Trimberger, E. Kay 1940–

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Trimberger, E. Kay 1940–

(Ellen Kay Trimberger)

PERSONAL: Born 1940. Education: University of Chicago, Ph.D.

ADDRESSES: Home—Berkeley, CA. Office—Women and Gender Studies Department, Sonoma University, Rachel Carson Hall 18, 1801 E. Cotati Ave., Rohnert Park, CA 94928. E-mail[email protected]

CAREER: Sonoma State University, Rohnert Park, CA, began as faculty member, 1975, became professor emerita of women's and gender studies.

MEMBER: National Women's Studies Association, American Association for Single People (member of academic advisory board), American Sociological Association, Sociologists for Women in Society, Council on Contemporary Families, Unmarried America.

AWARDS, HONORS: National Endowment for the Humanities grant; Radcliffe Institute for Advanced Studies grant; California State University research grants.

WRITINGS:

Revolution from Above: Military Bureaucrats and Development in Japan, Turkey, Egypt, and Peru, Transaction Books (New Brunswick, NJ), 1978.

(Editor) Neith Boyce and Hutchins Hapgood, Intimate Warriors: Portraits of a Modern Marriage, 1899–1944, afterword by Shari Benstock, Feminist Press at the City University of New York (New York, NY), 1991.

The New Single Woman, Beacon Press (Boston, MA), 2005.

Contributor of articles and reviews to numerous academic journals.

SIDELIGHTS: E. Kay Trimberger is former professor of women's and gender studies who has also published books on these subjects. In The New Single Woman, for example, she addresses issues of how women can, and do, successfully forge their own lives as happy, content, single people. Trimberger's work makes it clear that 'today's women understand the choice of accepting personal independence rather than framing their lives around' a spouse, significant other, or soul mate, commented Suzanne W. Wood in Library Journal. In her book Trimberger presents the results of a long-term, qualitative study of twenty-seven women, ranging in age from thirty to sixty. Many of the women in her study did not make a conscious decision to remain single, but they found that their personal and professional lives made it a better option. One of her respondents, for instance, forged a fulfilling life centered around independence, with friends and social groups derived from work and mutual avocational interests. Another woman left an abusive marriage to further her education and earn advanced degrees, while a third helped her ex-husband raise their children, while she and her former spouse lived in the same house; meanwhile, they both dated other people.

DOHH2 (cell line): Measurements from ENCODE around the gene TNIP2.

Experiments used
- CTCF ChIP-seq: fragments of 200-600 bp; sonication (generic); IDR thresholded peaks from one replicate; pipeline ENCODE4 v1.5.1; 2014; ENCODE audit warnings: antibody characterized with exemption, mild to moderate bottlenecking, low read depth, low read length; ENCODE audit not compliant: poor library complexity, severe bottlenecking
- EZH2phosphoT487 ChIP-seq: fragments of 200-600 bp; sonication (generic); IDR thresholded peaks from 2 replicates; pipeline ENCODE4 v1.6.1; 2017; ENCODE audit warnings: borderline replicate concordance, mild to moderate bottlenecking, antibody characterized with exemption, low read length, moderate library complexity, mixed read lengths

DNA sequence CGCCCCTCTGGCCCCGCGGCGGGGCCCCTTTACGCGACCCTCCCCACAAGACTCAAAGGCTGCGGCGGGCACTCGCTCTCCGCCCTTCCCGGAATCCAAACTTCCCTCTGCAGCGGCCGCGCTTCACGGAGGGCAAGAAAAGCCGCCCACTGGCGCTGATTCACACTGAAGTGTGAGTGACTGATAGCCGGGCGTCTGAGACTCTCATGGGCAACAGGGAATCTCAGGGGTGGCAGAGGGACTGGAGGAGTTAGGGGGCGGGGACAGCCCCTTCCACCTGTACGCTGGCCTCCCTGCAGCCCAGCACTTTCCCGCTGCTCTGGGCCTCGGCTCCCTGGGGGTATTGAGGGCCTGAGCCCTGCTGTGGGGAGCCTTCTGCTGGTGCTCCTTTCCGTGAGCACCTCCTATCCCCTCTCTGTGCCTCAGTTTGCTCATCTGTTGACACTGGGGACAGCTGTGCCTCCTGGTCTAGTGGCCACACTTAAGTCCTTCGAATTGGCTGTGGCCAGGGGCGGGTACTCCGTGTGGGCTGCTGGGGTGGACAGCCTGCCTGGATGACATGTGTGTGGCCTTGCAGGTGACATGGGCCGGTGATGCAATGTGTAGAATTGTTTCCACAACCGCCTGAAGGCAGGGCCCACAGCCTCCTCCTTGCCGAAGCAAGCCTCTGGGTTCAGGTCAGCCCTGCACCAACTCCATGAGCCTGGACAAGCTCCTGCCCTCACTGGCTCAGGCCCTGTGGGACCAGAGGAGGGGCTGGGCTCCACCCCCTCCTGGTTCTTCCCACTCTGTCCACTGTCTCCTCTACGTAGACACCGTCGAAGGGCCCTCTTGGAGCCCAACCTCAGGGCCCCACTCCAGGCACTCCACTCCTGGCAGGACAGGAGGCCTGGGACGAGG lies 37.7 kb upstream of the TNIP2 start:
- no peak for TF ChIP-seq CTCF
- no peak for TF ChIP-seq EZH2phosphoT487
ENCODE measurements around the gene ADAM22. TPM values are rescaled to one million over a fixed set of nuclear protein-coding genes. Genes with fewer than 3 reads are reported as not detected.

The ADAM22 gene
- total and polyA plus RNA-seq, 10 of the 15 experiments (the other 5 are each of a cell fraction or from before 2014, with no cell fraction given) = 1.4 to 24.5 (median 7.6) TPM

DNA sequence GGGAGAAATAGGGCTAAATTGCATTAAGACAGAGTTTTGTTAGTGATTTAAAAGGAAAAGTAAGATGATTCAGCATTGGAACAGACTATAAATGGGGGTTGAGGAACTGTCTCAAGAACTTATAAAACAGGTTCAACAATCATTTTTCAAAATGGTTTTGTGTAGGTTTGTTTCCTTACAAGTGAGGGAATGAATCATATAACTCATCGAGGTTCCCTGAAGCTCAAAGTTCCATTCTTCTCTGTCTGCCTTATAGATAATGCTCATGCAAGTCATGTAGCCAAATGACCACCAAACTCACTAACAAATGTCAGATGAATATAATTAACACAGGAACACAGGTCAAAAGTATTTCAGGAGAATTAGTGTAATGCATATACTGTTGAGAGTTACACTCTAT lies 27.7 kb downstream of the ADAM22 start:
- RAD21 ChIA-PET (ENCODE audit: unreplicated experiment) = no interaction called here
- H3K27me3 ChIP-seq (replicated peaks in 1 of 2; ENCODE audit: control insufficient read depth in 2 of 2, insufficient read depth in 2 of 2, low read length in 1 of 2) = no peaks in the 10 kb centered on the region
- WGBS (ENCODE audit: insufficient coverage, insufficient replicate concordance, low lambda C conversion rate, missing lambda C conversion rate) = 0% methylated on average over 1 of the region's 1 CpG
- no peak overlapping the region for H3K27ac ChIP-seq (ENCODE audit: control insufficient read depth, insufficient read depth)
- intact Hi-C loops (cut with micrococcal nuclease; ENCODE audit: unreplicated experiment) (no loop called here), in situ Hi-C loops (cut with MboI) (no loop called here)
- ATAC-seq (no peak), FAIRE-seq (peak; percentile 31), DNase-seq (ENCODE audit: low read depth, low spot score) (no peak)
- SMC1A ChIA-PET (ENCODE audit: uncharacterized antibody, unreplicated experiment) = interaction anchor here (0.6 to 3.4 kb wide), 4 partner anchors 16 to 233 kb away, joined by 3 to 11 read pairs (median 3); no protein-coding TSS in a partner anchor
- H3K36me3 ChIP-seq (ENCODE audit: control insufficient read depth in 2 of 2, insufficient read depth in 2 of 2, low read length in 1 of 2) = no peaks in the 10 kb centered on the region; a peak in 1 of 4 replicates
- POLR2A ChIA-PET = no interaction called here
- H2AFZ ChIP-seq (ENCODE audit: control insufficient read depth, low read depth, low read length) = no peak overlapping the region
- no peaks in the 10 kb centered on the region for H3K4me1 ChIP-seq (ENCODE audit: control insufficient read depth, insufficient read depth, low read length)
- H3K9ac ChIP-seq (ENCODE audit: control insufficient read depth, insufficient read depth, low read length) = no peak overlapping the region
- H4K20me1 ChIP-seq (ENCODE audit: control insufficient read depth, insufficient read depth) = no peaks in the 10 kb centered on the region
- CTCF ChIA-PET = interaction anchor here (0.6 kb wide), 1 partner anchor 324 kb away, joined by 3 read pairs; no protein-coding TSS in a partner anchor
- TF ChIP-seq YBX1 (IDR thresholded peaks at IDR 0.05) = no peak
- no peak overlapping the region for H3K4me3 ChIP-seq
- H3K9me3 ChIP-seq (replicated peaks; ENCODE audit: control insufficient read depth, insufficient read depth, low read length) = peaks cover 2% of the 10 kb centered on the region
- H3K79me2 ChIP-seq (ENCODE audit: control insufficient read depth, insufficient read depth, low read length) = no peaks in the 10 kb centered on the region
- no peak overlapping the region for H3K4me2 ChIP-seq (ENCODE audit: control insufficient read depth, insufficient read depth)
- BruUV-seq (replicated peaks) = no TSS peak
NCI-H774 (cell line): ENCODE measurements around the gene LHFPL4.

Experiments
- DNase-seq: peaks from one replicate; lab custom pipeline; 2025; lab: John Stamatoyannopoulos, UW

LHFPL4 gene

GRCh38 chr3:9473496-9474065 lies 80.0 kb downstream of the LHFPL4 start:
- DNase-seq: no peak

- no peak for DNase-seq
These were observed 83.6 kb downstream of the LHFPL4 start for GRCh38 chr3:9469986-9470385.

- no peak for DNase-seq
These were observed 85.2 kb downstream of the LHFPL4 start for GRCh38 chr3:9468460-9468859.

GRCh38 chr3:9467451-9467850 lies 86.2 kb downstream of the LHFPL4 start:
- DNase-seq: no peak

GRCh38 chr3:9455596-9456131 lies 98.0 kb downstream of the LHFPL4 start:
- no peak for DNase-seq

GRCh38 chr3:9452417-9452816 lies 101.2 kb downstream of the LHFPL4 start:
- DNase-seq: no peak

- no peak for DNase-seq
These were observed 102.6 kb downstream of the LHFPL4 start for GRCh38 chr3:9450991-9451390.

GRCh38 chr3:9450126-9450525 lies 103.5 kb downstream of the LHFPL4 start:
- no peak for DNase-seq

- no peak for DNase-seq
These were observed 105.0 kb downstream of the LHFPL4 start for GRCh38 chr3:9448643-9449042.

Trimberger also addresses the downside to the single life as faced by her interview subjects. Many of them describe the social attitudes they faced, the sometimes overwhelming pressure to give up being single and couple with a partner. Others relate how they came to terms with issues and situations important to unmarried and unattached people, including single motherhood, sexuality, and creating a sense of family. Trimberger relates that being a happy and successful single person requires conscious effort and continual work, much as with any successful marriage. 'According to Trimberger, happy single women have a home that nurtures, satisfying work, economic security, satisfaction with sexuality, a connection with the next generation, a close network of friends, and a sense of community,' related Jennifer Moeller in the Christian Science Monitor. Moeller further remarked that 'the book does an excellent job of raising the issue of nontraditional families and makes the reader consider the meaning of family.' Trimberger's 'research skills are impressive and her message clear,' observed a Publishers Weekly reviewer, who concluded that the book is a 'great resource for social science professionals.'

Trimberger told CA: 'I decided I wanted to reach a larger public audience outside of academia. To improve my writing I took a class in creative nonfiction writing and joined a small writing group. I hope that The New Single Woman will help change our culture's view of singleness and support women to accept and cherish their single lives.'

BIOGRAPHICAL AND CRITICAL SOURCES:

PERIODICALS

Christian Science Monitor, September 27, 2005, Jennifer Moeller, 'Is Living Alone the New Happy Ending? How Twenty-seven Women Achieved Contentment without a Spouse in Sight,' review of The New Single Woman, p. 14.

Library Journal, August 1, 2005, Suzanne W. Wood, review of The New Single Woman, p. 107.

Publishers Weekly, September 6, 1991, review of Intimate Warriors: Portraits of a Modern Marriage, 1899–1944, p. 98; July 25, 2005, review of The New Single Woman, p. 67.

ONLINE

Beacon Press Web site, http://www.beacon.org/ (March 13, 2006), biography of E. Kay Trimberger.

Salon.com, http://www.salon.com/ (December 14, 2005), Rachel Safier, 'Living Single,' interview with E. Kay Trimberger.

Unmarried American Web site, http://www.unmarriedamerica.org/ (March 13, 2006), biography of E. Kay Trimberger.

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Trimberger, E. Kay 1940–

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